This busy young man was also honored by Upper Cumberland EMC as a candidate in the 2020 Youth Summit due to his leadership ability, talent, and excellent grades. We caught up with Zachary between video shoots to learn more about this intelligent entrepreneur.
What sparked the interest in shooting video?
I would have to start with my interest in photography. When I started taking photos, I quickly found out you could tell a better story with video, especially when I became better at video editing. I preferred the challenge of making videos over just photos and still do.
Did you take courses in production to get started?
I’ve never taken any courses in video production, so I’m entirely self-taught. Even if I wanted to in school, they have never oﬀered any classes like that. I’ve grown up in an age with information being accessible in the palm of my hand. I was always watching YouTube, simply learning about ways to make videos from creators online.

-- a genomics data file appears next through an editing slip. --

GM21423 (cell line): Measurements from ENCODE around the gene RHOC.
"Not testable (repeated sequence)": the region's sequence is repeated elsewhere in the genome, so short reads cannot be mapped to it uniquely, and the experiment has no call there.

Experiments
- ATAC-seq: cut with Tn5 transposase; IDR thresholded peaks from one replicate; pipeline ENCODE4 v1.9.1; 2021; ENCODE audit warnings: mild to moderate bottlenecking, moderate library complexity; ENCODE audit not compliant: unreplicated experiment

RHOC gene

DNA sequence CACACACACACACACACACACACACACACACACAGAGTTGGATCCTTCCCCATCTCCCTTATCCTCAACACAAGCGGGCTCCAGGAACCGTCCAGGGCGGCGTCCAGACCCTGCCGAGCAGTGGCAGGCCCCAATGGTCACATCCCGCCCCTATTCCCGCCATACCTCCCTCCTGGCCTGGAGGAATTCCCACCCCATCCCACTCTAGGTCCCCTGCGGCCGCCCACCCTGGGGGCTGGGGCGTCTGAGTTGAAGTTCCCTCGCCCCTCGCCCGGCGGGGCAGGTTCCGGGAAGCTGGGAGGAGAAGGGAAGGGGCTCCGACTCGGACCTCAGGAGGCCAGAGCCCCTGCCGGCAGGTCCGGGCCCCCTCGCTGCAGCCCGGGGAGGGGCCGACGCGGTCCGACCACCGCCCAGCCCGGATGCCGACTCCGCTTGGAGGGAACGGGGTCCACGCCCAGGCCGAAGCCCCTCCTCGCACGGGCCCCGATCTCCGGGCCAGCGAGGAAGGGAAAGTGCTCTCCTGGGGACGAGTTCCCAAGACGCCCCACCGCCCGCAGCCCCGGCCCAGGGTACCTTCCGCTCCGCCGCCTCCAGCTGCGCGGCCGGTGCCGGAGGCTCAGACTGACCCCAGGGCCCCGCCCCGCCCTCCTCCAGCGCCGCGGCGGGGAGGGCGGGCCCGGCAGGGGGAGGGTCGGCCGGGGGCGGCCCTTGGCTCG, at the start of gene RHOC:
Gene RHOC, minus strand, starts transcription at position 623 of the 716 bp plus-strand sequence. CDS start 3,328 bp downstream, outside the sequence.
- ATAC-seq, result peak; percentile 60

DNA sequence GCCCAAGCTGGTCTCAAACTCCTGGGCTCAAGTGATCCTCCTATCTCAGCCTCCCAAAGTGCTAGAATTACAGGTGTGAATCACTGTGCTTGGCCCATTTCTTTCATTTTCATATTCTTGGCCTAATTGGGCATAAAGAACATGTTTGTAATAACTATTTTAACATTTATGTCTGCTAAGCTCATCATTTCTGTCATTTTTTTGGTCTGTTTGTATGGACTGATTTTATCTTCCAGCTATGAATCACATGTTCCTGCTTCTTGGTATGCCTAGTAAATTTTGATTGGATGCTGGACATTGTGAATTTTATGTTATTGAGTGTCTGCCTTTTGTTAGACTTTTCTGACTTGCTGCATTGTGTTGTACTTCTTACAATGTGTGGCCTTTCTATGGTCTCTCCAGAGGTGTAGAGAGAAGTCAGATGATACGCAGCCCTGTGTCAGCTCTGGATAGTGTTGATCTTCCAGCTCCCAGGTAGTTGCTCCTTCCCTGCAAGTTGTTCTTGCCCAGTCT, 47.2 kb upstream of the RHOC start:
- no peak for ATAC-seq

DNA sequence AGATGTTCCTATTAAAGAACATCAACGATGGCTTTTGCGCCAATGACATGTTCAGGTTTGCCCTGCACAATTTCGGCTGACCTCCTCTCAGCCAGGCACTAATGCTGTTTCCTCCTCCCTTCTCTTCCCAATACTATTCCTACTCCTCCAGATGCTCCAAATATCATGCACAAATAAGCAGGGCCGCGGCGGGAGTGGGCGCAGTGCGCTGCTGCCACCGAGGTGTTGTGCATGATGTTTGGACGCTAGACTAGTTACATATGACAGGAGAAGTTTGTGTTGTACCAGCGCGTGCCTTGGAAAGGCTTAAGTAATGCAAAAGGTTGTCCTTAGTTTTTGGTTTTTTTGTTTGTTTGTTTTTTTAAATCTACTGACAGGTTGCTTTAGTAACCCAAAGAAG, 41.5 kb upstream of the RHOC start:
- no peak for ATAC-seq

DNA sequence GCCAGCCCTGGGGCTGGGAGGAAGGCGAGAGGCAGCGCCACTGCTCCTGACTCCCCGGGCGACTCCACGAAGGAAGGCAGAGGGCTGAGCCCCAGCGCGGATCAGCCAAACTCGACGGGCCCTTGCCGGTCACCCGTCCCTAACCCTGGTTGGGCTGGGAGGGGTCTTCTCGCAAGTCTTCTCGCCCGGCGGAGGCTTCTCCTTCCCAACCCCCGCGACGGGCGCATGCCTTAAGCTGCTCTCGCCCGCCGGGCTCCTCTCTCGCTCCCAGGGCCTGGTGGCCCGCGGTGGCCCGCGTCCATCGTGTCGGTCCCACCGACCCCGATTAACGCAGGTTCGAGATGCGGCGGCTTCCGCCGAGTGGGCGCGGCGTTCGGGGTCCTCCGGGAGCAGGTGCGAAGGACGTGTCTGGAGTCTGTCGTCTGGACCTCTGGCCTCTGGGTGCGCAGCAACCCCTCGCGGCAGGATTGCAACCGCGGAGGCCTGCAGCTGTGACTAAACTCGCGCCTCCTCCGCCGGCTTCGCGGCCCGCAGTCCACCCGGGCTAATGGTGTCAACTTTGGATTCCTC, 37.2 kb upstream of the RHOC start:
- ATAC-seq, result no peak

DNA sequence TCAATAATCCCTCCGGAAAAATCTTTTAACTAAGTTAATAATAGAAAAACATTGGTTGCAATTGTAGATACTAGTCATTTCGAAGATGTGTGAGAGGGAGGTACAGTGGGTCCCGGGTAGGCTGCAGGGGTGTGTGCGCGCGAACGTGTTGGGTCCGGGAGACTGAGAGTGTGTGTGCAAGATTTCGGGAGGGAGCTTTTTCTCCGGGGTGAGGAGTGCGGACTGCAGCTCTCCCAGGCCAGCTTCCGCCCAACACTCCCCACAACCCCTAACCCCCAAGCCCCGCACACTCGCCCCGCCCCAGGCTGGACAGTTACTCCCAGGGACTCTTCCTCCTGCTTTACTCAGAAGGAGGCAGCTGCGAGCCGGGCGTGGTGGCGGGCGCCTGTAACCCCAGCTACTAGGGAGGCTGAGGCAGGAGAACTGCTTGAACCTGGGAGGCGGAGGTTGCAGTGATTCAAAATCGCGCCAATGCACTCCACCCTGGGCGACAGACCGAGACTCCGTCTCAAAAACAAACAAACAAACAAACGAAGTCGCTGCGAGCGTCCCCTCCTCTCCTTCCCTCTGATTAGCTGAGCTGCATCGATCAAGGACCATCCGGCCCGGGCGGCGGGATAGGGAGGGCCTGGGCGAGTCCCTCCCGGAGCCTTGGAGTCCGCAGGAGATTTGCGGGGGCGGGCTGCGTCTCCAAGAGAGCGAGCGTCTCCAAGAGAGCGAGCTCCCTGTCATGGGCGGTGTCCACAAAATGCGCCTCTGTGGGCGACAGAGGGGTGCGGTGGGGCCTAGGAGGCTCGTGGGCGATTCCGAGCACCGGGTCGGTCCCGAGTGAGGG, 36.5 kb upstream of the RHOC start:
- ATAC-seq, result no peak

What kind of video and editing equipment do you have?
When I ﬁrst started, I actually ﬁlmed my ﬁrst wedding on an iPhone and edited it with an iPad. Over the years, I have picked up a lot of gear and have constantly been upgrading. I have everything I need to create a great video like cameras, lenses, drones, lights, microphones, stabilizers, stands, computers, etc. I’ve deﬁnitely invested a lot into my business. However, my gear’s growth has been organic. Over time, I would buy what would make my videos better or more eﬃcient.
Tell us about the first video you made at age 13 and how that put you on this path: